One of the primary advantages of integrating genomics into cattle-herd planning is the ability to engage in precision breeding. Traditional breeding methods are effective but time-consuming, often requiring several generations to achieve desired traits. Genomics information accelerates this process by enabling the identification of specific genes associated with desirable traits, such as milk production, disease resistance, and meat quality. By selecting animals with the desired genetic markers, farmers can optimize breeding programs to enhance overall herd quality. Precision breeding boosts productivity and contributes to the sustainability of the herd by reducing the environmental impact associated with larger, less efficient populations.

Disease Resistance and Health Management

Genomics also plays a crucial role in fortifying the health of cattle herds. Through genetic screening, farmers can identify animals with inherent resistance to certain diseases. This information allows for the development of resilient herds that are better equipped to withstand common health challenges. Furthermore, genomics aids in the early detection of potential health issues. By analyzing an individual animal’s genetic code, farmers can assess susceptibility to specific diseases, enabling proactive health management strategies. Early intervention ensures the well-being of individual animals and prevents the spread of diseases within the entire herd.

Optimizing Feed Efficiency and Environmental Impact

In an era where sustainability is a key concern, genomics contributes to the optimization of feed efficiency, directly impacting the environmental footprint of cattle farming. By identifying genetic markers associated with efficient nutrient utilization, farmers can select animals that thrive on less feed while maintaining optimal growth rates. Reducing the overall feed requirements of a herd minimizes operational costs and mitigates the environmental impact associated with large-scale livestock farming. Genomics insights empower farmers to make ecologically-conscious decisions, fostering a more sustainable and responsible approach to cattle-herd management.

Long-term Economic Viability

Strategic planning for the future of a cattle herd involves considering economic viability. Genomics provides a pathway to increased profitability by enabling farmers to make data-driven decisions that enhance overall herd performance. Investing in genetically-superior animals leads to higher-quality products, whether it be milk, meat or other by-products. These premium products command higher prices in the market and contribute to the establishment of a reputable brand. By planning for the future with genomics, farmers can secure a competitive edge in the industry, ensuring long-term economic sustainability.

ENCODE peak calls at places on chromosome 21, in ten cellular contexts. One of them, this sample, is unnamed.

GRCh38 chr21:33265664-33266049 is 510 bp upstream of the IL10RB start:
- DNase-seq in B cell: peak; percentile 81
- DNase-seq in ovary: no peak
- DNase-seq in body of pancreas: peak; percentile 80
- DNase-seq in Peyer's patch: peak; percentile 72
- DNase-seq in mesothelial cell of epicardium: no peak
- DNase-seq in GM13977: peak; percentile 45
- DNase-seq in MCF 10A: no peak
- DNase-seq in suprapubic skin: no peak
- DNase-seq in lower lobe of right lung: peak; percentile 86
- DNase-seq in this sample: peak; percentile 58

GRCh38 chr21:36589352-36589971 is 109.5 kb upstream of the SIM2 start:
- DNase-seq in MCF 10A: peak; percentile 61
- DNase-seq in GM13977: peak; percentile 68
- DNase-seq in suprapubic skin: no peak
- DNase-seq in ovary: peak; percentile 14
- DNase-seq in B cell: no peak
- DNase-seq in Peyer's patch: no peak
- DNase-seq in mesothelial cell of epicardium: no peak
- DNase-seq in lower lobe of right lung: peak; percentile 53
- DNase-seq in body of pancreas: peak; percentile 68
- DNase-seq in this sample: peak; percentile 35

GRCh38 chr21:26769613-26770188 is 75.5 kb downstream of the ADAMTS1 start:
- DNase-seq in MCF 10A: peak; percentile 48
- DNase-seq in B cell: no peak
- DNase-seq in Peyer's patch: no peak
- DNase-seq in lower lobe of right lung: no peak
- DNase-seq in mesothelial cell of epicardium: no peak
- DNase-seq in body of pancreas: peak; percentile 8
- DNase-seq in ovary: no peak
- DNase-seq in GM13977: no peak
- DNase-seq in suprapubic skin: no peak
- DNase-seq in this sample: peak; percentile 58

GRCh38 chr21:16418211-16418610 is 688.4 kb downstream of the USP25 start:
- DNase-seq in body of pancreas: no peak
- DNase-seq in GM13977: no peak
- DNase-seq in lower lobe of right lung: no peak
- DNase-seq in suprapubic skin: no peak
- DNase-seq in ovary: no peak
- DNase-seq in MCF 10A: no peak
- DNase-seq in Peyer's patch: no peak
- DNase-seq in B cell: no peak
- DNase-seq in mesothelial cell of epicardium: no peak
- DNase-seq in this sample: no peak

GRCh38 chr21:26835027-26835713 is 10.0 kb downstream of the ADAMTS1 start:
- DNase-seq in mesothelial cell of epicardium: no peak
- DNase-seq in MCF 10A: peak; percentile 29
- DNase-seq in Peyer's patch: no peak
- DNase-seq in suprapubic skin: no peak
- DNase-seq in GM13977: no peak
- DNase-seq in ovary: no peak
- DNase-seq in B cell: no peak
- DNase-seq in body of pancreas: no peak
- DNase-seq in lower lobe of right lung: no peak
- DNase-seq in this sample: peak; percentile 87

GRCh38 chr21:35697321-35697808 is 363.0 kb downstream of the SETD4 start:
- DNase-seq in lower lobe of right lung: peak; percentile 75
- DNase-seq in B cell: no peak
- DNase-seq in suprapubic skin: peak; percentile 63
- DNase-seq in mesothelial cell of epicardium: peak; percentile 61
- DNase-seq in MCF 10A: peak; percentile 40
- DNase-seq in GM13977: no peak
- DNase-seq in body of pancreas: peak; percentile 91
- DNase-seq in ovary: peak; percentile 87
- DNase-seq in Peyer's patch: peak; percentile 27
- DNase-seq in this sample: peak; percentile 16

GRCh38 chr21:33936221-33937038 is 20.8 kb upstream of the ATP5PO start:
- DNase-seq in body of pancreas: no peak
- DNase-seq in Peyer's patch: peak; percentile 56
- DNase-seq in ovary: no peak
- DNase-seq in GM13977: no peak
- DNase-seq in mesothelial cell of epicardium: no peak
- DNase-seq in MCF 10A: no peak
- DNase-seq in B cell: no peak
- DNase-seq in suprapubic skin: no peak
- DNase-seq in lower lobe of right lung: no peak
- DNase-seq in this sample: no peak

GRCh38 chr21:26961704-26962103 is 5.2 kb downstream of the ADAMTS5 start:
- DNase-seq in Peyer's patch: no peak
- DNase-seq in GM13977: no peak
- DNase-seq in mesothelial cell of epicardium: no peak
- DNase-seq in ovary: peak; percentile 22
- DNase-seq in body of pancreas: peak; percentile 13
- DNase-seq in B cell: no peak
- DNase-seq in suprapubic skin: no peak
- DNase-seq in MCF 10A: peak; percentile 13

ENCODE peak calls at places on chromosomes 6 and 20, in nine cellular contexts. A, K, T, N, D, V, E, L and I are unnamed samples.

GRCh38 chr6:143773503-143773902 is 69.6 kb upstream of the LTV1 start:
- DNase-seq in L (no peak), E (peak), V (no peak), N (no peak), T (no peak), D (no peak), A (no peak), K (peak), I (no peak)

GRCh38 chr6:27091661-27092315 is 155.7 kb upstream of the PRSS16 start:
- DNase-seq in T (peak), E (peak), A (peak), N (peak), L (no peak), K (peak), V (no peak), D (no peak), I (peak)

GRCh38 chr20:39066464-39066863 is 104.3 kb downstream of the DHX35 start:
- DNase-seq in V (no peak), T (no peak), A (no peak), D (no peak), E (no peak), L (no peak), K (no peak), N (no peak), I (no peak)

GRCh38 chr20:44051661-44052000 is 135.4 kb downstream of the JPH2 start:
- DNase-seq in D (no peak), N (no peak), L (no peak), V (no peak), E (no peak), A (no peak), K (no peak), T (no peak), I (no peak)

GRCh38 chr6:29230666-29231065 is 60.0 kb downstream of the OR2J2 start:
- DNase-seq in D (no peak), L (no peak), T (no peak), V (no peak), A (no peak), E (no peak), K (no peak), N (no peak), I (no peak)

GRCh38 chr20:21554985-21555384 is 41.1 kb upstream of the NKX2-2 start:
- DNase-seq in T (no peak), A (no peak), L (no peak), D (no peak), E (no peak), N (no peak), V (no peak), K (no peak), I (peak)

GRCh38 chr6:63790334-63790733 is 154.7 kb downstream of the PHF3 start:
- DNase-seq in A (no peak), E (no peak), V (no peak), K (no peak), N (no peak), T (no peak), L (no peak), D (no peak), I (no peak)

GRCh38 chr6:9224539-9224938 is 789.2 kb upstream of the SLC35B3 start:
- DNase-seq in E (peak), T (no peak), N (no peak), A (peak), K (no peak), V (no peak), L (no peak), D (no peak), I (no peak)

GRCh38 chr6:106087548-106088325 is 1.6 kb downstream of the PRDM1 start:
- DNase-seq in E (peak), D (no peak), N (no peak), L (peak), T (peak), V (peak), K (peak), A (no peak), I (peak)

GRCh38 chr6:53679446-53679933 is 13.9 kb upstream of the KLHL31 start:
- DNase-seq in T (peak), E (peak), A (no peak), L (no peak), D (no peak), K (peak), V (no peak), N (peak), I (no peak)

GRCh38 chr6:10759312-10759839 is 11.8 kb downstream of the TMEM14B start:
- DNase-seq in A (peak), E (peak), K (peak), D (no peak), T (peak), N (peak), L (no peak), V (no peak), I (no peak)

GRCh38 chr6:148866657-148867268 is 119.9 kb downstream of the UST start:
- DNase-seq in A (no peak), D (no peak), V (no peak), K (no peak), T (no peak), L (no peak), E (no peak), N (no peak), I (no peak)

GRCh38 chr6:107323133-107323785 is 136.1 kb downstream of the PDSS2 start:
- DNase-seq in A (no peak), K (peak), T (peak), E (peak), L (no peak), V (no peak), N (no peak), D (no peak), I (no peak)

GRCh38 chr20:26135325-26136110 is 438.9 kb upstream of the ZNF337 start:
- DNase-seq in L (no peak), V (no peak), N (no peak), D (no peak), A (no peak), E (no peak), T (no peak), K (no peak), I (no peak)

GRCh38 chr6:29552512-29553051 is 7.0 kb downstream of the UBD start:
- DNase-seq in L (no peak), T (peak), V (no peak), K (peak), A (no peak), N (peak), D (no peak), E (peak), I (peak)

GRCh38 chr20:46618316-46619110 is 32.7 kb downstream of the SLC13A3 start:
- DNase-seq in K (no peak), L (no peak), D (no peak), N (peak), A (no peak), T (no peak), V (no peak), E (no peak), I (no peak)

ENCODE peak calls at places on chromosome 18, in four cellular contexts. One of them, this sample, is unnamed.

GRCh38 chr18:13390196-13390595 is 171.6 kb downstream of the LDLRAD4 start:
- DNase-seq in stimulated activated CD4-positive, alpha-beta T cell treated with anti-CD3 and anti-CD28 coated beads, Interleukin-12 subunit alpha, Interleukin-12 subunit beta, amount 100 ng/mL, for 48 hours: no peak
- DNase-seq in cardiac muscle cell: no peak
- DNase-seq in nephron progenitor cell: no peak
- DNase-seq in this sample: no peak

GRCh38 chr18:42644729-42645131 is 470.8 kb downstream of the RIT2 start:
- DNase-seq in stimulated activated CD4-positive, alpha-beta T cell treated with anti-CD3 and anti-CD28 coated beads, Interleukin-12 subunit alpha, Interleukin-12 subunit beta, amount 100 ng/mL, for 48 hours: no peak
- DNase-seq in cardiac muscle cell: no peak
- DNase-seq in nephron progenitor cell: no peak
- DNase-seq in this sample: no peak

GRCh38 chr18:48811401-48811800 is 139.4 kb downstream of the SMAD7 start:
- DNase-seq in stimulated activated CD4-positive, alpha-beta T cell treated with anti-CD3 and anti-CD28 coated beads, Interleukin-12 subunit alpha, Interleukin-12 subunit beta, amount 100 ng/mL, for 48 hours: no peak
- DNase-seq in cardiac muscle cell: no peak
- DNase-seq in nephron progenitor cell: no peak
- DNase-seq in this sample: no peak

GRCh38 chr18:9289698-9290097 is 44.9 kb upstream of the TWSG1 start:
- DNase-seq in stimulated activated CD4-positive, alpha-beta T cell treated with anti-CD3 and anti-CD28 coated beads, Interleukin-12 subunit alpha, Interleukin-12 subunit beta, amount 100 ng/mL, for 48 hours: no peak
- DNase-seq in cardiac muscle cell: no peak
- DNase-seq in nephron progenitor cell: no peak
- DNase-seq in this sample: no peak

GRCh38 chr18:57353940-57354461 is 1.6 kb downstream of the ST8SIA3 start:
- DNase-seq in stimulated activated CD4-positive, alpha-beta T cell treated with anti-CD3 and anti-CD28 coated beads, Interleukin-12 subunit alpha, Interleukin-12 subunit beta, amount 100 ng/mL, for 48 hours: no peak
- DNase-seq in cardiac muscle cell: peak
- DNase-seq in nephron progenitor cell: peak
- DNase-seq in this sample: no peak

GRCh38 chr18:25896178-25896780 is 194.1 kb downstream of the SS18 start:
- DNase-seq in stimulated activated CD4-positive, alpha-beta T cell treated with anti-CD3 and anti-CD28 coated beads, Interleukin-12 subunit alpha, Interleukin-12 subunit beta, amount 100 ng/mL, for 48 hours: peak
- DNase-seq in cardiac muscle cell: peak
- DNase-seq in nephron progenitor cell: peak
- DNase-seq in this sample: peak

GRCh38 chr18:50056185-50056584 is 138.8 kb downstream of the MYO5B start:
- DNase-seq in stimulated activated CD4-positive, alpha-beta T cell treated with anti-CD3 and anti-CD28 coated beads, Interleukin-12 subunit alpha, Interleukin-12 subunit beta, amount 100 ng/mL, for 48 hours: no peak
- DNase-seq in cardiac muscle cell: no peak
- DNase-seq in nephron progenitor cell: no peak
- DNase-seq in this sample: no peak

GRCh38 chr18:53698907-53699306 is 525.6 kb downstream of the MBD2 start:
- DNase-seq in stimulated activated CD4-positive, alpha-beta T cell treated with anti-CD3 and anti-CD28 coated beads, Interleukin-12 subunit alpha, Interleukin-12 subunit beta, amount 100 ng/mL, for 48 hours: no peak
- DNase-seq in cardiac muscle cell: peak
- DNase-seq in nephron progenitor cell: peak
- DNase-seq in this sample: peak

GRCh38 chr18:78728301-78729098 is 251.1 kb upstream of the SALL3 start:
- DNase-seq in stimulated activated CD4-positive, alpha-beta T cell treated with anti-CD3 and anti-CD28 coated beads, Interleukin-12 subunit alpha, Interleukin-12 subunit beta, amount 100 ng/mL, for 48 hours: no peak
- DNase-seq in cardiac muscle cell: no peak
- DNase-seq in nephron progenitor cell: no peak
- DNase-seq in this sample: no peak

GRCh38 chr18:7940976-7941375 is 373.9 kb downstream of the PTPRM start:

Challenges and Considerations

While genomics offers immense potential, it is crucial to acknowledge the challenges associated with its implementation. Initial costs, data management, and ethical considerations are among the factors that require careful attention. However, as technology advances and becomes more accessible, these challenges are likely to diminish, making genomics an increasingly integral aspect of cattle herd management.


Planning for the future of your cattle herd is a multi-faceted endeavour that demands foresight and adaptability. Embracing genomics as a cornerstone of your strategic planning positions your operation at the forefront of innovation and ensures the long-term success, health, and sustainability of your cattle herd. As the agricultural landscape continues to evolve, those who leverage the power of genomics will undoubtedly shape a future where efficiency, resilience, and profitability coexist harmoniously in the world of cattle farming.